• Non‐Buyers: that would start buying music if they were not downloading music illegally

Crucially, Jupiter did not assume either that all non‐buyers would start buying if they were not downloading music illegally, or that buyers would spend the same as other music buyers if they were not downloading music illegally. In order to assess the expected level for both factors Jupiter applied a scorecard methodology.

This entailed applying a range of relevant factors to a scoring system, and applying the resultant score to a range of socio‐economic variables which included demographics, income level, life stage, working status, digital music activity, average spend by age and average spend by income.

The BPI funded report concluded that online music piracy cost the UK music industry £1.6bn between 2001 and 2012: in 2007, online music piracy resulted in £159.2m of foregone spend.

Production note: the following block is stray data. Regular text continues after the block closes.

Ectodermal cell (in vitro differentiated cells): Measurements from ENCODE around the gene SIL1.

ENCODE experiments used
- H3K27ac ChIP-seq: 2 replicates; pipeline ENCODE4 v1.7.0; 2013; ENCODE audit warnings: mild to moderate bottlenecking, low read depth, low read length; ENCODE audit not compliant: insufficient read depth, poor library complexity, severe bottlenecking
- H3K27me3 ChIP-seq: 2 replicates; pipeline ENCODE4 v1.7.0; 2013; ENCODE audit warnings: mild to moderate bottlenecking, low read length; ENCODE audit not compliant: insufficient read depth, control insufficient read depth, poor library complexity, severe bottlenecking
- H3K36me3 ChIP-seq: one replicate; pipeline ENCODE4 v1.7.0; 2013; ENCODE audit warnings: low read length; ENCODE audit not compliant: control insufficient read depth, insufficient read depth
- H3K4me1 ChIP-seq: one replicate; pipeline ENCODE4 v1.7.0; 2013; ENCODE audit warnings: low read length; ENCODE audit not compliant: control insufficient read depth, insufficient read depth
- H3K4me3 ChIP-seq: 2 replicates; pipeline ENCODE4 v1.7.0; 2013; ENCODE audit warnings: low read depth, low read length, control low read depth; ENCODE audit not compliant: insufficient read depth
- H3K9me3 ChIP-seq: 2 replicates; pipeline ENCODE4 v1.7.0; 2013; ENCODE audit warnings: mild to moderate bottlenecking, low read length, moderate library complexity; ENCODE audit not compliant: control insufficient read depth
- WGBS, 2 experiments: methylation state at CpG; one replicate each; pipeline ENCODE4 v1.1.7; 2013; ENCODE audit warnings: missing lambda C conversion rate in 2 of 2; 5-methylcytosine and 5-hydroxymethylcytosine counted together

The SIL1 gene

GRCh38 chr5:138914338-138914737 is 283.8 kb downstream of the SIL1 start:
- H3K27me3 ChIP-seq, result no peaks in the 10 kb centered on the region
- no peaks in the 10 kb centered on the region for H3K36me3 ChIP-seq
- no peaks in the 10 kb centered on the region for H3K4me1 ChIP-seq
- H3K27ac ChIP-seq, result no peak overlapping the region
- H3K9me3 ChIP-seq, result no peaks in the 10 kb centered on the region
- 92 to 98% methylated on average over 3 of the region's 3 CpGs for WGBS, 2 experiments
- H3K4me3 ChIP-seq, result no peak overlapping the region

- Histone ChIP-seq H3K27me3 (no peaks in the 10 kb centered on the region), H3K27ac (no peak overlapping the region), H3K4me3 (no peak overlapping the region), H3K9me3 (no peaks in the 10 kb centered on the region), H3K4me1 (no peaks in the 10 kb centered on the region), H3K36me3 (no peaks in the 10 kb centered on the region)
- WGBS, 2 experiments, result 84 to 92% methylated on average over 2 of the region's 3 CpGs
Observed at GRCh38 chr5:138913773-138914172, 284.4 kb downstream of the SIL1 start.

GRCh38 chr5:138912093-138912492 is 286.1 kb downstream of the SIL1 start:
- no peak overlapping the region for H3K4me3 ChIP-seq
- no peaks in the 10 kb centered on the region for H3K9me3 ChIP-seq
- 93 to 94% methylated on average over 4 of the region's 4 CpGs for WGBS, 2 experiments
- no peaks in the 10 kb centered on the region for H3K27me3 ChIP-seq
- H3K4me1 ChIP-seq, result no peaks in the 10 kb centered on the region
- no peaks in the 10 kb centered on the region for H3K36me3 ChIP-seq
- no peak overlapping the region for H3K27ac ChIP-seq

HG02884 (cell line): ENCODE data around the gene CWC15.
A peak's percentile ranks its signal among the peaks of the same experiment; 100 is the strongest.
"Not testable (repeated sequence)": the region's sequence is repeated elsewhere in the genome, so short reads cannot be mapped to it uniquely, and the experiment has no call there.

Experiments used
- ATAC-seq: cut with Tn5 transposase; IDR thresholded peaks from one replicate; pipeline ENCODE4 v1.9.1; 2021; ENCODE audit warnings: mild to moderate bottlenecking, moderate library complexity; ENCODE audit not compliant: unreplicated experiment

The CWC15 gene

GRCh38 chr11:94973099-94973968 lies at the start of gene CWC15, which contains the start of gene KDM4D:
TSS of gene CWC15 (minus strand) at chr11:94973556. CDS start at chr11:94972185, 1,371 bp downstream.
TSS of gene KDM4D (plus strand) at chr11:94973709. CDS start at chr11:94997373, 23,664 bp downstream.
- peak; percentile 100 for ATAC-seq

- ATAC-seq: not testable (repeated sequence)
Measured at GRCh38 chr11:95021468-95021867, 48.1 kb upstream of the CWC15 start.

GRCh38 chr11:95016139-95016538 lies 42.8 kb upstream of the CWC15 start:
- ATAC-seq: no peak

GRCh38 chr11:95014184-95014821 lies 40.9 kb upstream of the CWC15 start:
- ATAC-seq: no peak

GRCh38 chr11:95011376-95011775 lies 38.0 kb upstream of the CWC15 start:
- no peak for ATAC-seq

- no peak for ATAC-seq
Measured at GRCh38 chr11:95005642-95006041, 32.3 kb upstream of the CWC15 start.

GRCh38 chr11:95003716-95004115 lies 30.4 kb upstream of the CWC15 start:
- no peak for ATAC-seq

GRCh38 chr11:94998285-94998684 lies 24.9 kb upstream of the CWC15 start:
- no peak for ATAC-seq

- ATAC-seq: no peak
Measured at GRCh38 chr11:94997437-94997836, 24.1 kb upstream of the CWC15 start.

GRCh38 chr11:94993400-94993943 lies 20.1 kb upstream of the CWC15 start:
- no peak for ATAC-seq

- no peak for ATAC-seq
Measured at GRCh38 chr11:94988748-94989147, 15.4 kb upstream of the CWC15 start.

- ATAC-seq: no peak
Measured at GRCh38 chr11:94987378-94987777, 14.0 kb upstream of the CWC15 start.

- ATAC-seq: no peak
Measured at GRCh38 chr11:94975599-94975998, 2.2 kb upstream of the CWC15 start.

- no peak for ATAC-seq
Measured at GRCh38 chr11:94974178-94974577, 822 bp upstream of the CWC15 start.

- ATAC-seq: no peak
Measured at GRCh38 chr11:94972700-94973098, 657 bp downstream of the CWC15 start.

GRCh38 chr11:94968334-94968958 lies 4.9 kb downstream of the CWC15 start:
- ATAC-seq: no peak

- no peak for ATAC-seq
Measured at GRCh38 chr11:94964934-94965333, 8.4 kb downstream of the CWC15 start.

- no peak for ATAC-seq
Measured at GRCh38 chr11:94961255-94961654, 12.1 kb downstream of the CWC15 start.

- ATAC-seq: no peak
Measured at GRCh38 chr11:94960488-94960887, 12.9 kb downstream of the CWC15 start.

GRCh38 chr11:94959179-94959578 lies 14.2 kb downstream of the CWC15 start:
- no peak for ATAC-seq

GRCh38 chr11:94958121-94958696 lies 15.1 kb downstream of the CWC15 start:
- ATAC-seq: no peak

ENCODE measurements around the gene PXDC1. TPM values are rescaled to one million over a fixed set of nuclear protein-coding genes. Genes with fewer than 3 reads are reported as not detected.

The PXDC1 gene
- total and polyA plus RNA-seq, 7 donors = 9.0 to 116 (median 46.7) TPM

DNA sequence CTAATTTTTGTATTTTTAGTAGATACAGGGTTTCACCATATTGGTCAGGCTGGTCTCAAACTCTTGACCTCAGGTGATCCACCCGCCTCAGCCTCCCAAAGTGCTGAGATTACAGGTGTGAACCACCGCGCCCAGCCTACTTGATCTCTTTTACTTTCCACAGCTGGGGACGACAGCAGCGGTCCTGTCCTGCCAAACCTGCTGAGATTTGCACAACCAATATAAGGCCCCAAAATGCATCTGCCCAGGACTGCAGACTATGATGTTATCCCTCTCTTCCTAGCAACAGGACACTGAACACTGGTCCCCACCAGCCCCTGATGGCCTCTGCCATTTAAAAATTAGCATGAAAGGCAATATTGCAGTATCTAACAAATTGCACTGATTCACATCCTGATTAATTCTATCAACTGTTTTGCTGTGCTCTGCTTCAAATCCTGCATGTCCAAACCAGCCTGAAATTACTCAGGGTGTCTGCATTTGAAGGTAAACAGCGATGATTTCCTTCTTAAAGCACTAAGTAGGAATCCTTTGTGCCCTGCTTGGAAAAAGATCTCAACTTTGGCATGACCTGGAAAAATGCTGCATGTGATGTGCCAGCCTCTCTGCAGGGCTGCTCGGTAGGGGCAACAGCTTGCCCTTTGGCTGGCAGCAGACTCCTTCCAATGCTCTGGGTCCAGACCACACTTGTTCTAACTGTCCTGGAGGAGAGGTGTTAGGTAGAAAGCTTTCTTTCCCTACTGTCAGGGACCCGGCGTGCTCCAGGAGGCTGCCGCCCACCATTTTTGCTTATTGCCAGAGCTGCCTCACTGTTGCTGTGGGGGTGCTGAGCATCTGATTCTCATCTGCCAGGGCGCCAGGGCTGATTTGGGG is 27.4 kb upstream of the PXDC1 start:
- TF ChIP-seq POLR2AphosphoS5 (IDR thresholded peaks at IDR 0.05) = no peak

We doubt that letters are going to do anything at all – and we believe many more already know this to be true.

To quote Steve Kuncewicz, a lawyer specialising in online and internet law, the agreement had been “watered down beyond all recognition”. “I imagine the content owners are going to be very angry about it,” he added.

To quote the survival of new music – IFPI reports (2011 DMR): “Protecting the right of artists is not just about the big famous acts, it’s about the thousands of bands you have never heard of who are trying to make a living out of their recordings.”

Paul Weller: “Protecting the right of artists is not just about the big famous acts, it’s about the thousands of bands you have never heard of who are trying to make a living out of their recordings.”